Promoting Your Book

As anyone out there reading my blog knows, I’ve been reading a lot lately about the marketing side of the book publishing business.  Over the last few months I’ve read Gary Vaynerchuck’s Crush It!, Steve Weber’s Plug Your Book, and Tim Ferriss’ The Four Hour Work Week.

Yesterday I had a chance to listen to an interview of Jack Canfield, the incredibly successful co-author of the Chicken Soup for the Soul series.  The subject was book promotion, but he was also there to help promote Bill and Steve Harrison’s Quantum Leap Publicity and Marketing Program.  Canfield has written a number of other books about using the law of attraction and the benefits of visualization and Focus to achieving goals.  These concepts aren’t new, as Canfield himself acknowledges, but he has a knack for presenting them in a way that inspires and energizes.

When asked by Harrison what one idea he’d like the listeners to take away, Canfield replied that the most important thing an author can do is write a great book and then learn to market it.  Invest in your education.  If you write a great book and then fail to promote it, it’s like giving birth and then throwing the baby in the garbage.

This stark image got my attention.  He likened the creation and marketing of a book to yin and yang:  the female creative principle and the male urge to go out into the world.  Since I rather like Asian philosophy this concept of balance appeals to me and may help overcome my introverted reticence to blow my own horn.

For me, the most important take away was the admonishment to Dream Big.  A big dream, in either writing or life, is much much more inspiring than a small one.  Listening to Canfield, I realized I’d been whittling my dreams down over the last few years, and I’d grown disinterested in them.  If I’m going to work hard, I’d rather work toward a big dream that gives me joy, than a small one.

What do you think?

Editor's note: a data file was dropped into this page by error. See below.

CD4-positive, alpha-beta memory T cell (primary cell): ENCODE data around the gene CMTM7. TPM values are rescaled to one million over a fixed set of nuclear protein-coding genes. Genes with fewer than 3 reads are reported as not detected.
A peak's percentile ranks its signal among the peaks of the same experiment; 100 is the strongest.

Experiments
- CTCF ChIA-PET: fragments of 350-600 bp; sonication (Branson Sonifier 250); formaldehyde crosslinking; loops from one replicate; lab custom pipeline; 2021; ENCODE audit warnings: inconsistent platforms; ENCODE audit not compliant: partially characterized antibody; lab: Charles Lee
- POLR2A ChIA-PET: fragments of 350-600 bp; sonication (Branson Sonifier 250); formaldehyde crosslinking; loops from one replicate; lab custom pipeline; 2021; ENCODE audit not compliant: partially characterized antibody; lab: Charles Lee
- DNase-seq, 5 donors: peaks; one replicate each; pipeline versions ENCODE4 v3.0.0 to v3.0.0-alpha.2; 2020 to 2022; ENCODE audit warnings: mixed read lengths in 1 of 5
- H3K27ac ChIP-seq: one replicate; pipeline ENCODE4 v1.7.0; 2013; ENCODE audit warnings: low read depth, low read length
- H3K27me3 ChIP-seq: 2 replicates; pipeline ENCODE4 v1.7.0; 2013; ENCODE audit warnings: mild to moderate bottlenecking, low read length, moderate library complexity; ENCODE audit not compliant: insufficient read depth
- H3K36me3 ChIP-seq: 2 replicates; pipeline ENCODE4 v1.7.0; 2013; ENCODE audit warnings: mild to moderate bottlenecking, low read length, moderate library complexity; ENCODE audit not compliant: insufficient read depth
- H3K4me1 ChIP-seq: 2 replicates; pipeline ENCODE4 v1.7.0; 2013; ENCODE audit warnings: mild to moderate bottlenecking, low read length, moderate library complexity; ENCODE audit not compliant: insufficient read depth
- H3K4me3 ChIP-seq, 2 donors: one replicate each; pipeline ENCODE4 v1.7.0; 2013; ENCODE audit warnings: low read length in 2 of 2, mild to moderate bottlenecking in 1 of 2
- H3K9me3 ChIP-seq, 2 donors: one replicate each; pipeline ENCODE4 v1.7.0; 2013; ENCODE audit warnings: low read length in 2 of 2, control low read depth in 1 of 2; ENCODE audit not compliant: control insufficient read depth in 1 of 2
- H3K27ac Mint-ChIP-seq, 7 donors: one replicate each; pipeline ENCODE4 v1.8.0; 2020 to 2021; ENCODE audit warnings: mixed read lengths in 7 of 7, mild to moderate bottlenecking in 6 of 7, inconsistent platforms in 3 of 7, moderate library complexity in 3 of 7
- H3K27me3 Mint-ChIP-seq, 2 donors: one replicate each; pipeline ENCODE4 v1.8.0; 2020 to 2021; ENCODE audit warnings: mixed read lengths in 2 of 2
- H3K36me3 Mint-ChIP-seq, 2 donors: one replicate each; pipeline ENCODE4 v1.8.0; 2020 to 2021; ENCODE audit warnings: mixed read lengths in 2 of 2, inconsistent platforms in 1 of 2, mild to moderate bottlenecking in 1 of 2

2 Comments

Filed under Life, writing

2 responses to “Promoting Your Book

  1. Benita

    I’ve got very mixed feelings about the whole “Law of Attraction” bit.

    From a scientific perspective, people’s reports of success are anecdotal and people tend to report successes and keep failures to themselves. Plus those who “fail” to attract something are told that they didn’t do it quite right…since there is always more you can do to perfect your vision. Its a bit like faith healing. You either get healed or get told that your faith wasn’t strong enough.

    On the other hand, of course clarifying your goals is going to help make progress towards them. Especially if that clarification involves the steps up to the grand goal. And as a writer there is a big difference between wanting to speak with your own voice and wanting to write for publication. Sometimes they coincide, sometimes they don’t, so you better know what you are aiming for.

    • I agree that the Law of Attraction has some scientific holes in it. People often overlook the failures. Or, as mentioned in another book I read by Canfield, the thing attracted may not show up for months or years. Somehow it doesn’t seem to be very effective as a technique if it takes that long. At that point, how do you know it’s the Attraction and not the 99 other things you were doing to bring your wish about?

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